Narcissism, Psychopathy, and Evil « mind.expressions DELANY DEAN, JD, PhD KC Mindfulness Introduction: During both my professional careers (criminal law and psychology), two areas of particular interest to me have been psychopathy and narcissism. Underneath the superficial charm, the narcissist/psychopath always has a “me-first” mentality. A good non-technical book about this phenomenon is: The Sociopath Next Door by Martha Stout [the term “sociopath” is closely related to the term “psychopath”]. Some good web resources about the phenomenon known as “narcissistic rage” are in my “” links (click over in the side column on this blog, where it says “And, Check Out…”). Recently, Nature magazine published a great article [pdf] on the neuroscience of psychopaths, as investigated by an ingenious study being run by a group of Dutch researchers. “Although there is a higher number of psychopaths among violent criminals, a psychopath is not necessarily someone who is violent. Authoritarianism and Psychopathy

"I Didn't Do That" in Statement Analysis Last month, Psychology Today had an article about "This and That", saying, when someone lies about not doing "that", it means that a "this" exists. The subject didn't do "that", but did do "this", without "that" being defined. This violates principle #3 of the reliable denial. Here is an example from politicians. Note how close they come to issuing a reliable denial but cannot: Claiming she spent a marathon 12 consecutive days in Albany on “legislative business,” Queens Assemblywoman Vivian Cook pocketed $171 for each reported overnight stay — a total $2,197 in taxpayer money from March 21 to April 1, 2010. The Legislature was in session just three of those days — and Cook was absent for all three, records show. “Me? Note the response with a question is a pause due to the sensitive question. “I don’t lie, I don’t cheat, and I don’t steal,” said Cook, whose nonprofit Rockaway Boulevard Local Development Corp. prompted an investigation for allegedly misusing taxpayer funds. Gov.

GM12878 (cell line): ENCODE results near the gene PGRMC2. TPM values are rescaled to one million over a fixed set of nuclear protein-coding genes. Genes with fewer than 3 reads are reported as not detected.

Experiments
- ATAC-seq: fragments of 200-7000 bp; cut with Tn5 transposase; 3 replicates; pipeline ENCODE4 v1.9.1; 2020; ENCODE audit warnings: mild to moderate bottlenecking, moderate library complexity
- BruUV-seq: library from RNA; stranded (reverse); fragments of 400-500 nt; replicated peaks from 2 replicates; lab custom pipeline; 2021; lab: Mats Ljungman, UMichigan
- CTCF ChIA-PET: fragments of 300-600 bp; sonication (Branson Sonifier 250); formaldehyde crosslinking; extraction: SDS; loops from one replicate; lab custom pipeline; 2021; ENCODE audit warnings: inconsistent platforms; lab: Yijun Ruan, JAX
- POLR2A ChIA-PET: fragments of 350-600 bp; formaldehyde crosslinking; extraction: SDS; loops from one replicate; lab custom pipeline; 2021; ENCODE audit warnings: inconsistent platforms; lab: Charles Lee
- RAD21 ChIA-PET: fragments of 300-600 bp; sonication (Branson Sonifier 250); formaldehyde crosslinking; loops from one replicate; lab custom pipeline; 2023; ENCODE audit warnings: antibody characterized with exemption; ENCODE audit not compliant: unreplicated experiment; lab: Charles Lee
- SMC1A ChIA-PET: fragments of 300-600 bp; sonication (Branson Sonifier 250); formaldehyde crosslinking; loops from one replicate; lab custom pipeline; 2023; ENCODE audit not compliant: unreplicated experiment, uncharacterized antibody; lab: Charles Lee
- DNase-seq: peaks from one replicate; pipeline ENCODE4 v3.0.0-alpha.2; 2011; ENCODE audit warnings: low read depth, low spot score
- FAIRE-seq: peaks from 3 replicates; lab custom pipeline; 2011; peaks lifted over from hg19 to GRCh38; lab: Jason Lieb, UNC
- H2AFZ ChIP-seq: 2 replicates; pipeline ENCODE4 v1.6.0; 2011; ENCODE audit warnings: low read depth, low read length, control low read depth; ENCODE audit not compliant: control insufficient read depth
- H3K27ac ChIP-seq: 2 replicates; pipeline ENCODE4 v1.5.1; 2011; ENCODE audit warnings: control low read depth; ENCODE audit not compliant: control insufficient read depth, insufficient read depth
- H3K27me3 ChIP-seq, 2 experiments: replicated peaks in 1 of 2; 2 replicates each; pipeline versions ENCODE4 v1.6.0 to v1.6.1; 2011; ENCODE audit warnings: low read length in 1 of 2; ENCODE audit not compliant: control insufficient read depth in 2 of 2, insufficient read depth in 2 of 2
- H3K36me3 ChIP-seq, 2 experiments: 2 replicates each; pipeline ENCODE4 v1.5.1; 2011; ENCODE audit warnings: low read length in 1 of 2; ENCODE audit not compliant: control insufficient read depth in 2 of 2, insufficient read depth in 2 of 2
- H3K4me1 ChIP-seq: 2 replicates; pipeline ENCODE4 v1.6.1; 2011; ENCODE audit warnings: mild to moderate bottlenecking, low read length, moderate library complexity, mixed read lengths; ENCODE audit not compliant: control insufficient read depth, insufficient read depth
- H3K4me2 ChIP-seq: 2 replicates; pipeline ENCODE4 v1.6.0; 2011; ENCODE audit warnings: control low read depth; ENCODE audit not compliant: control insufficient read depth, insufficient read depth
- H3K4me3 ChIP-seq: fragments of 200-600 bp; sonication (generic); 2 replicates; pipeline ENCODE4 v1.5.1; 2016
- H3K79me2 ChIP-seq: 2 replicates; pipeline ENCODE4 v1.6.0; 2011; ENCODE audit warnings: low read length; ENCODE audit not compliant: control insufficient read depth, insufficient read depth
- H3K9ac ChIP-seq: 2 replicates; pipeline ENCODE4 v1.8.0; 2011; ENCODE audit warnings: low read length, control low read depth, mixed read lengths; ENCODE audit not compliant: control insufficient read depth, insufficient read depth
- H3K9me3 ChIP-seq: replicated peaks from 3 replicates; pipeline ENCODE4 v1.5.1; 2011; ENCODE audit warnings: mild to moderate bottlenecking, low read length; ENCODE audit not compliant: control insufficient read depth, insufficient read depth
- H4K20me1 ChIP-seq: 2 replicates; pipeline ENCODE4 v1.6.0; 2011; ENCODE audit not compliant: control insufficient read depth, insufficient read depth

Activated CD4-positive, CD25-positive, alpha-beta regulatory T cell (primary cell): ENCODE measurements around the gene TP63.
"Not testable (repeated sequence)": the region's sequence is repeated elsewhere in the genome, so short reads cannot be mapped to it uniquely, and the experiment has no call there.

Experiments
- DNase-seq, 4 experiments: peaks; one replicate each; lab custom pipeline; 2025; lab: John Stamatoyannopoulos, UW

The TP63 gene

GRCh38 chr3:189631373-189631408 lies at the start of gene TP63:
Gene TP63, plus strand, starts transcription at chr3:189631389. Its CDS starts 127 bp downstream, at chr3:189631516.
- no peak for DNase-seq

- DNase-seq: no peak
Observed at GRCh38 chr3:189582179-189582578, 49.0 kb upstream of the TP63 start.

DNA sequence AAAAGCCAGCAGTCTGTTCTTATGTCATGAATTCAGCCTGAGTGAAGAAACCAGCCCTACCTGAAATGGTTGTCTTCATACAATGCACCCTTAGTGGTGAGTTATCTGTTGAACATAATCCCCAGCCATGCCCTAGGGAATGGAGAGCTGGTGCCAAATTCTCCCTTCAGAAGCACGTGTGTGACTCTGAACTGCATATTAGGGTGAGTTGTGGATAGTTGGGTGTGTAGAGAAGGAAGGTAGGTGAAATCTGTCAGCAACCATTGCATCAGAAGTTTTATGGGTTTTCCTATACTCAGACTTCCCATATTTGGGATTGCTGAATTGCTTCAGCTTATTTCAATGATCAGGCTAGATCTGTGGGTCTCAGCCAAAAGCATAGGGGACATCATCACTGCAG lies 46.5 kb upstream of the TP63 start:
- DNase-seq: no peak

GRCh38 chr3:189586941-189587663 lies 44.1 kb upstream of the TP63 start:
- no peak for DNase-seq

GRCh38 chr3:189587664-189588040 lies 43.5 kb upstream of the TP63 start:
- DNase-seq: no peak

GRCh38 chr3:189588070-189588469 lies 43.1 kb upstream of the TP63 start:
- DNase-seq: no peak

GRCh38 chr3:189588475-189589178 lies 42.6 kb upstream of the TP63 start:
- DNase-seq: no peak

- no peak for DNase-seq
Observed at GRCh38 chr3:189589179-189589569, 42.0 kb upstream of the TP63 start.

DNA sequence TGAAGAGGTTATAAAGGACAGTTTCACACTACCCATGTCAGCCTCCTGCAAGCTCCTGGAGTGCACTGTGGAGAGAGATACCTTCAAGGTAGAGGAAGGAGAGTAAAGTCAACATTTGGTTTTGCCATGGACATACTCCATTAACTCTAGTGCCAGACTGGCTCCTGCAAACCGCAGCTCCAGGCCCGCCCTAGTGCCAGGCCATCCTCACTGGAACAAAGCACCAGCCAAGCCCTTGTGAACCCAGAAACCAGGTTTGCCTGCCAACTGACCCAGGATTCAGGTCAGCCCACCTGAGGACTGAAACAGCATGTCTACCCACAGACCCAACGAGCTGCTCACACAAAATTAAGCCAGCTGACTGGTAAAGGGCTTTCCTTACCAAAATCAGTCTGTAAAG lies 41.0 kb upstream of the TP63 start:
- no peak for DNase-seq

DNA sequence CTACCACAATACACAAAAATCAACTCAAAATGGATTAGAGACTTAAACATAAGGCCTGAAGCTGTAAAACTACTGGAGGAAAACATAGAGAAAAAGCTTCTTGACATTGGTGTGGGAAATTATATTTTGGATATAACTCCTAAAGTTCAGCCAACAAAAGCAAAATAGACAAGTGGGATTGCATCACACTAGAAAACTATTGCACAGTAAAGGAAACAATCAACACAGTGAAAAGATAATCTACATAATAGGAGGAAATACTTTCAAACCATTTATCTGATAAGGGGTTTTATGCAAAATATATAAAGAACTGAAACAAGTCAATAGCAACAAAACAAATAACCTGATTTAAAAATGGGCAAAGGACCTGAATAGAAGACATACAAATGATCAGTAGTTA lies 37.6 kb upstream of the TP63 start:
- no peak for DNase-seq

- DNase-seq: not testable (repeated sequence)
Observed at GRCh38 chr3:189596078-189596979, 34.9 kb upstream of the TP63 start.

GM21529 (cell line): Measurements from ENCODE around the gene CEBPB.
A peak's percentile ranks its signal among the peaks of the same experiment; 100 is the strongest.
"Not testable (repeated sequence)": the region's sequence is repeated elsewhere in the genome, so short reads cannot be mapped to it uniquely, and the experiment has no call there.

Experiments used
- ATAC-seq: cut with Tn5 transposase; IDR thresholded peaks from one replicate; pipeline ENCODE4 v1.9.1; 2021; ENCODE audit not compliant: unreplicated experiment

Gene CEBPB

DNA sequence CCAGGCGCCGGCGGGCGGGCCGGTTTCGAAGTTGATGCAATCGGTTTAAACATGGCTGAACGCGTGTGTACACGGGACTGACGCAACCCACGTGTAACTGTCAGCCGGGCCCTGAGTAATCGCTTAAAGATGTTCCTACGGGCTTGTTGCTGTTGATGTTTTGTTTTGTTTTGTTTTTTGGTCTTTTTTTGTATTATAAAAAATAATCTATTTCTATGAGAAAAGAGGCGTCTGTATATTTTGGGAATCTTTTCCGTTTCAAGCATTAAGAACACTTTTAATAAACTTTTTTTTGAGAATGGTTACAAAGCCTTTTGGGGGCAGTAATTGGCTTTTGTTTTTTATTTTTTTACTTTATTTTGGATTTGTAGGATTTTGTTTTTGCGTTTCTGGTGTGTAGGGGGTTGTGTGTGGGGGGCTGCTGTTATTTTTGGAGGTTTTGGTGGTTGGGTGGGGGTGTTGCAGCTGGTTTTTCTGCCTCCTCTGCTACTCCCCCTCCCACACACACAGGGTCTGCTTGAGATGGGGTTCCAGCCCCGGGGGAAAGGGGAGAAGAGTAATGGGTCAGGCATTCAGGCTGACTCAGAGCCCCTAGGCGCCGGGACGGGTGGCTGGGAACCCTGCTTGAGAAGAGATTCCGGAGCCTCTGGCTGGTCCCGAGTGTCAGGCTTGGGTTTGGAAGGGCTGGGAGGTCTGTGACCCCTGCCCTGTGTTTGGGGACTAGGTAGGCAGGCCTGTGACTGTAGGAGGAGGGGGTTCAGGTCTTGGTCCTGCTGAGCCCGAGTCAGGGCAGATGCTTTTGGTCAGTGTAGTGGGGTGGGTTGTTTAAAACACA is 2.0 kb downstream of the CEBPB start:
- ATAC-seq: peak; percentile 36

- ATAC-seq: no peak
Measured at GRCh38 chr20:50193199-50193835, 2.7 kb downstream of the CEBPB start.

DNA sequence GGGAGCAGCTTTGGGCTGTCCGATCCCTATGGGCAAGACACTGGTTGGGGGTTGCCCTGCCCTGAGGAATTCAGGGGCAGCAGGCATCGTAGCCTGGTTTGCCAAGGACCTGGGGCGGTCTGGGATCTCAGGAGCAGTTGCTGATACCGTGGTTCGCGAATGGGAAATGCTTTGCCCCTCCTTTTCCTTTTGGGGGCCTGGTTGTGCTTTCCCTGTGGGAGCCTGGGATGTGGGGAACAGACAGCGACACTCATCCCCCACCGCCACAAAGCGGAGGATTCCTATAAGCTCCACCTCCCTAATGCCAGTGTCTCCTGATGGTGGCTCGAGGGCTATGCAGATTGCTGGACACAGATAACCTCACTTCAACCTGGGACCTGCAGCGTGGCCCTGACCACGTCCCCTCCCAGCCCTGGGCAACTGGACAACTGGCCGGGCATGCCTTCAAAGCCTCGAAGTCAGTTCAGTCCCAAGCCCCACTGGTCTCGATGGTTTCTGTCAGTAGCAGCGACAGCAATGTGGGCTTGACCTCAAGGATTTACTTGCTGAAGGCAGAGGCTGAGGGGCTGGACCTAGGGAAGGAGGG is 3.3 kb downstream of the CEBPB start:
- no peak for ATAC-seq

Check mates: A brief look at courtship requests (Part 2) | drmarkgriffiths In my previous blog on courtship requests (e.g., men asking for a woman’s phone number, men asking women out for a drink, etc.), I examined a number of Dr. Nicolas Guéguen’s studies on the effects that various factors had solicitation success. In this blog, I briefly overview such factors as the role of the weather, music, odour, clothes (uniform and colour), flowers, and social status. Weather: In a 2013 issue of Social Influence, Guéguen examined the effect of sunshine on romantic relationships (reasoning that sunny weather puts people in a better mood than non-sunny weather). Music: In a 2014 issue of Psychology of Music, Guéguen and his colleagues examined the extent to which music can play a role in sexual selection. Clothes (uniform): In a 2009 issue of the European Journal of Social Sciences, Guéguen carried out three experiments on whether men wearing a fireman’s uniform made women more receptive to a courtship request. Dr. Further reading Guéguen, N. (2009). Guéguen, N. (2011).